Hallelujah Highway

Celebrating the Journey

Daring Greatly~ Kristi

on July 23, 2014

Oprah

Last summer, I read Daring Greatly by Dr. Brene Brown.  The words transformed me into a Daring Great action hero—shame: the nemesis; failure: the arch enemy; and my super power: vulnerability.  Life provided me the opportunity to do just that as the Advanced Placement World History* teacher at my high school accepted a teacher leadership position at a middle school.  I was approached to teach the class.  (Although I have been an English teacher for the last twelve years, I have a history credential too.)

This was my opportunity to ‘dare greatly’ and move into an extremely challenging teaching position that carries immense responsibility.  A few years ago, my school district was awarded “College Board AP District of the Year” for extraordinary test scores and AP class accessibility for a middle-sized school district.  Great test scores, which are defined as a 50% passage rate, are the expectation.  The students and their parents desire a passing score because it means units in college.  And, the formal College Board AP World History training was over for that year.

The stakes and expectations were high.  I could succeed.  Or… I could fail.

I strapped on my action hero cape of vulnerability, took a leap of faith, and said “yes.”  As expected, there were growing pains.  I taught differently than the previous, very effective teacher.  Students thought the class expectations were too high, and it was my fault.  Parents heard the students blaming me and became advocates.

Failure was the boisterous student sitting in the front row and shame was the class clown in the back corner.  Both were seeking my attention.  To combat these two vile characters, I became more militant and demanding, a contrast to my usual encouraging and upbeat demeanor.  When I was not getting my usual results, I realized I changed my style of teaching because I was afraid.  I needed to revert back to what worked.

So, I worked harder.  I was learning 6,000 years of world history and learning the nuisances of the AP World History test.  In every free moment, I worked on my AP classes.  Most mornings, I was up at 2:30 am working on lectures, developing assignments, or grading.  I would go to school, teach my classes, host tutoring/study sessions after school, take my daughter to her sport practices/games, go home, make dinner, and fall into bed.

Then, one lesson about the Triangle Trade shifted the currents of the class as we found synergy.  The culture of the class was shifting from a blame game to one where we all took responsibility for learning.  From that point on, we replicated the conditions that caused success and continued to learn from the failures.  Asking questions was not a sign of academic weakness, but a sign of engagement and inquiry.  The class was still extremely difficult, but the students and I were navigating the challenges together.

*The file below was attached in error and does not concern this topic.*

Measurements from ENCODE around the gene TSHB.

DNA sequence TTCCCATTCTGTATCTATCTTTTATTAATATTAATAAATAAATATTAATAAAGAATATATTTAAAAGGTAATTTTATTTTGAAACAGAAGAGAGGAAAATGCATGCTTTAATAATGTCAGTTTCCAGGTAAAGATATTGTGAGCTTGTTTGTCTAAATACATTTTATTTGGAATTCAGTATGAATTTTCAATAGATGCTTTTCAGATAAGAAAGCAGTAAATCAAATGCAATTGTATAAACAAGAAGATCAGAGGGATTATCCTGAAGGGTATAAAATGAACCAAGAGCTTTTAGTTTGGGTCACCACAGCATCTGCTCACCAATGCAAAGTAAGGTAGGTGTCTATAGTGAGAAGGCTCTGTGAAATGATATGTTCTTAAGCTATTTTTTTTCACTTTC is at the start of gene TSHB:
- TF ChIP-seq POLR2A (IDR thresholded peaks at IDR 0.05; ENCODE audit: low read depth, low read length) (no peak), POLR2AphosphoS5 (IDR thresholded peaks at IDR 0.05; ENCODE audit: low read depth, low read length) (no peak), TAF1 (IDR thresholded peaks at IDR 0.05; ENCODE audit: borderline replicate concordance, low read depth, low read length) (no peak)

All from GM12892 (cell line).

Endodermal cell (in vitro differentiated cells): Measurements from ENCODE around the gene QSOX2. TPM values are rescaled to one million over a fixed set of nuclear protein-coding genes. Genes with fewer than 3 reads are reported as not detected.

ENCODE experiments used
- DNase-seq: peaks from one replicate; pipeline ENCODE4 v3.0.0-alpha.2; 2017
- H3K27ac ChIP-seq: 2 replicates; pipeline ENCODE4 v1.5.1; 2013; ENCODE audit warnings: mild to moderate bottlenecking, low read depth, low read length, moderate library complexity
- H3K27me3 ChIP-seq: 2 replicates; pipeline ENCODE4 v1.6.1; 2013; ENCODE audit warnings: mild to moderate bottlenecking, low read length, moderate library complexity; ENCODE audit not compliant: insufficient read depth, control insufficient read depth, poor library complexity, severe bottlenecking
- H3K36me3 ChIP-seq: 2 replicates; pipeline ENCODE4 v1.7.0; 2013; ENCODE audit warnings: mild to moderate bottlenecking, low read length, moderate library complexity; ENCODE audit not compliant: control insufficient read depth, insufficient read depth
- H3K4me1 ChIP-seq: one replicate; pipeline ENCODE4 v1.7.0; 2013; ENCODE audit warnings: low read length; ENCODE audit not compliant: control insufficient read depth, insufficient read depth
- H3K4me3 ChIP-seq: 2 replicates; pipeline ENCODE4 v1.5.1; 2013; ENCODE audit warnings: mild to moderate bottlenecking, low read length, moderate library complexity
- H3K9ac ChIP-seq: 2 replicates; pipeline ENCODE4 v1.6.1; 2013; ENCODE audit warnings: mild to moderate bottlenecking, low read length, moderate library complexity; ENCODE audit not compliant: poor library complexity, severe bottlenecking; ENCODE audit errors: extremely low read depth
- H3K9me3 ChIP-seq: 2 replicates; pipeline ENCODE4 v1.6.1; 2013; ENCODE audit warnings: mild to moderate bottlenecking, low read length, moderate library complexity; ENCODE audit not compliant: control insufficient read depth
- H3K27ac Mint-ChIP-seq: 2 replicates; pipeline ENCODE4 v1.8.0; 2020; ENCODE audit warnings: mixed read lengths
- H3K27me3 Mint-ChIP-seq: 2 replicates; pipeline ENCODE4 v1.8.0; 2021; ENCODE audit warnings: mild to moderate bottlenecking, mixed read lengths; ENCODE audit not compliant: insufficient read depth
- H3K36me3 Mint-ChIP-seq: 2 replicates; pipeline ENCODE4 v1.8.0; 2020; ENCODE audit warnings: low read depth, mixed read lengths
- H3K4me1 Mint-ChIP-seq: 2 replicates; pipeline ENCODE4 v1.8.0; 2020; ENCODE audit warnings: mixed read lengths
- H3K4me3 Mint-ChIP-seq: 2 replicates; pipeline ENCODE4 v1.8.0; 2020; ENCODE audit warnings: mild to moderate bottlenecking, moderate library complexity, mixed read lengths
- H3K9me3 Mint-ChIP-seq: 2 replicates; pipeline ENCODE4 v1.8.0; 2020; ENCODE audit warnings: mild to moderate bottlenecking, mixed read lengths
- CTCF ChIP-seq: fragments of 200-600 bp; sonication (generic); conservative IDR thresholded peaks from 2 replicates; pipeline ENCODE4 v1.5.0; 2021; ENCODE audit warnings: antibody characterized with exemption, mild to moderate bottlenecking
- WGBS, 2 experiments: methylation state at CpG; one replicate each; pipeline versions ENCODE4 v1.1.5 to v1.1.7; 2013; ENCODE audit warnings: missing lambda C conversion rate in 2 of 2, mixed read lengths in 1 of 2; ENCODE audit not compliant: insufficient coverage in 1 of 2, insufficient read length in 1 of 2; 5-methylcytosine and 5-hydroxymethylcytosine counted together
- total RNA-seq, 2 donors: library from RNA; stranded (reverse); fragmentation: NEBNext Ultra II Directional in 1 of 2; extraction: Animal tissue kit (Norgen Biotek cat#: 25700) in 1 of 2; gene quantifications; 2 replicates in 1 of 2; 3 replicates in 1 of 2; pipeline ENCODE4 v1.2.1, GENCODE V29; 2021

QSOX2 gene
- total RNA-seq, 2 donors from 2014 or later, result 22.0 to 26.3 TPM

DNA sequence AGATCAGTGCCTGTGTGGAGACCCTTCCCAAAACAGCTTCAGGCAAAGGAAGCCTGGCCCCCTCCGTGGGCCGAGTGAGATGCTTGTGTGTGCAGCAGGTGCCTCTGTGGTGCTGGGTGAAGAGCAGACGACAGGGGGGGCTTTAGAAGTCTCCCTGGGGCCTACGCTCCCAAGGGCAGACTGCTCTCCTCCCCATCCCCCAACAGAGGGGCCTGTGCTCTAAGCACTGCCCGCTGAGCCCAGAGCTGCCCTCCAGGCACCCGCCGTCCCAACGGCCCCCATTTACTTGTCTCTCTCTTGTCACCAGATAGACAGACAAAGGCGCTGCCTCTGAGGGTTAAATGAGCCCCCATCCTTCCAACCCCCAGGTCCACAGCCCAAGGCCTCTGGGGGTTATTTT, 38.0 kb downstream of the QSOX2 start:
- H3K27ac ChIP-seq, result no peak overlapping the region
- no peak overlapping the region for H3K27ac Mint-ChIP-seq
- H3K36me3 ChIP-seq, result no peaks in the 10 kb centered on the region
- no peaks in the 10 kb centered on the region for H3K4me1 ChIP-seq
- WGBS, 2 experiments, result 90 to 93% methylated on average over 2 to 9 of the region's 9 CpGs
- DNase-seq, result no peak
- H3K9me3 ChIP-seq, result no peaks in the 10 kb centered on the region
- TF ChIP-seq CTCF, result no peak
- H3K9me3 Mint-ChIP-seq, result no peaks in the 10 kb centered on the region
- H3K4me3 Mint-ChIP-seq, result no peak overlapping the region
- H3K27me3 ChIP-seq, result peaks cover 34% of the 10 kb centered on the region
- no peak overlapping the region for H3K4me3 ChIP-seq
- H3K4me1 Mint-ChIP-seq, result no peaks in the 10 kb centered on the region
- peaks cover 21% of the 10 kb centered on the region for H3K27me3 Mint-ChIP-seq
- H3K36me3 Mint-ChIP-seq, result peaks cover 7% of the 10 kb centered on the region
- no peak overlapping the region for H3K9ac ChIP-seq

Dr. Brene Brown wrote in Daring Greatly, “Vulnerability is not knowing victory or defeat, it’s understanding the necessity of both; it’s engaging. Being all in. (2) Unfortunately, my students and I knew both victory and defeat.  We were engaged and working as hard as we could to get the best possible outcome.  Through my tears on the last day of school, I said, “There are some classes that a teacher will always remember.  You guys are one of them because of our experiences together.  I know this year had so many obstacles for you and me, but I am so proud of you because you didn’t give up.  You showed up every day and kept working.  You improved.  You trusted the process of this class and you did it.  I am so very, very proud of the effort and work you put in.  You inspire me.”

This previous school year gave me the best feeling ever—the feeling of accomplishment and success.  I am very proud of the work I did.  The year was not filled with the usual polished lessons that have been refined by years of experience, but the lessons had heart—like I had when I first started teaching.  It was nice to find that passion and to teach history, the other subject I love so much.

This year demonstrated the following Daring Greatly quote.  Theodore Roosevelt stated:

“It is not the critic who counts: not the man who points out how the strong man stumbles, or where the doer of deeds could have done them better.

The credit belongs to the man who is actually in the arena, whose face is marred by dust and sweat and blood; who strives valiantly; who errs, who comes short again and again.

Because there is no effort without error and shortcoming; but who does actually strive to do the deeds; who knows great enthusiasms, the great devotions; who spends himself in a worthy cause; who at the best knows in the end the triumph of high achievement, and who at the worst, if he fails, at least fails while daring greatly…” (2)

 

Oh, yeah!  59% of the students who took the AP World History test passed.  We did it!

 

*Advanced Placement is a program sponsored by College Board where students take a college level course level in high school.  They can take a proficiency test in May, and if they pass, colleges will award them college units for the AP class.


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